The organisation of African Unity (OAU) and peacemaking in the 1990's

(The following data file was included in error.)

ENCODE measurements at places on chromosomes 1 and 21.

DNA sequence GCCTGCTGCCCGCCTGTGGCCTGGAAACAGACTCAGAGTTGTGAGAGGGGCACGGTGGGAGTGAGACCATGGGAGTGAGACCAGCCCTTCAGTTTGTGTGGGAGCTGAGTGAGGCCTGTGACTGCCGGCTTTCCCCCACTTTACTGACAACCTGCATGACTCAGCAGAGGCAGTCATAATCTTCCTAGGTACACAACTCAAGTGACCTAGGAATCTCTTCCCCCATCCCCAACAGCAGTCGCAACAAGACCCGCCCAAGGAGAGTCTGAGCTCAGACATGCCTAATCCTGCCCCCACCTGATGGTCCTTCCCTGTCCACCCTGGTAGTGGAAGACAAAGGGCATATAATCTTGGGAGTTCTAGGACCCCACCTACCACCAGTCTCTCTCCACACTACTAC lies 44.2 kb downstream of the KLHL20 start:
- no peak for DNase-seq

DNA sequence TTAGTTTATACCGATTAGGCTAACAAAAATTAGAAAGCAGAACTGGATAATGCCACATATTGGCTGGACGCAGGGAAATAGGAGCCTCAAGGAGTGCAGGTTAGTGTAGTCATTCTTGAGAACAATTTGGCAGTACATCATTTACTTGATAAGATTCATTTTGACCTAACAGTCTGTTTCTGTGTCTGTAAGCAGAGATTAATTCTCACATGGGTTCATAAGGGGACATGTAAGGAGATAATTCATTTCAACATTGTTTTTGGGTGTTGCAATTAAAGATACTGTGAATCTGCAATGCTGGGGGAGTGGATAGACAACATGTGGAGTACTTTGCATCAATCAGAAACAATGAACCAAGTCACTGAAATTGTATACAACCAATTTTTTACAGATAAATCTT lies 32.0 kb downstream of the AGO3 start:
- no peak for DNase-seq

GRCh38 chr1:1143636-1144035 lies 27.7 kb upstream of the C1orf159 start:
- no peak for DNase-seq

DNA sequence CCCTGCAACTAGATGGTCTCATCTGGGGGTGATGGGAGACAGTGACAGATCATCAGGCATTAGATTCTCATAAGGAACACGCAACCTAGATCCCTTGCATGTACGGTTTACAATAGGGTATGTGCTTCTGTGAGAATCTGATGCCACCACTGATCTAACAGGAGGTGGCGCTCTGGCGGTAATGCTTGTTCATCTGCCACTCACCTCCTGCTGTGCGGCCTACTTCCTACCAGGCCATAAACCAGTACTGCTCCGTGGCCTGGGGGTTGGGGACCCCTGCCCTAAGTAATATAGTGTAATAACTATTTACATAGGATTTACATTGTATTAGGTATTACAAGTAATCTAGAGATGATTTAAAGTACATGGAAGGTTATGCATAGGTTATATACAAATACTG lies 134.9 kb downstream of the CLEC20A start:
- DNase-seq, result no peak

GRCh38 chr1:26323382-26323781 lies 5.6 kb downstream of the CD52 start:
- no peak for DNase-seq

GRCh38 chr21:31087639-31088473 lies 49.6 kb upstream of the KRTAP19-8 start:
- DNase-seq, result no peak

This brief report describes the Organisation of African Unity (OAU) as a continental peacemaker and explains its inability to advance peace in Africa, especially in the 1970s and 1980s, when Africa was plagued by a series of conflicts. Since its inception in 1963, the OAU has proclaimed itself as the primary agency to intervene in African conflicts, and although it appears to have been written off as an instrument of peace-making, and despite its limitations, it maintains regional order and stability by providing principles for interstate relations. The OAU has evolved to contain ideological divisions in Africa, especially between the Pan-Africanists and the “statists”. Its principles were therefore compromised between unity and independence. The OAU does not exist primarily to act but to limit actions that undermine regional peace and order. African leadership is realizing the threat to regional security posed by internal fractures, which also reflects emerging international consensus that the international community has a duty to intervene on humanitarian grounds in domestic conflicts. Yet misery in Africa demands broader international intervention, as well as resources which the OAU does not have, and the OAU’s future in peacemaking seems complementary to the framework of the United Nations and the Commonwealth.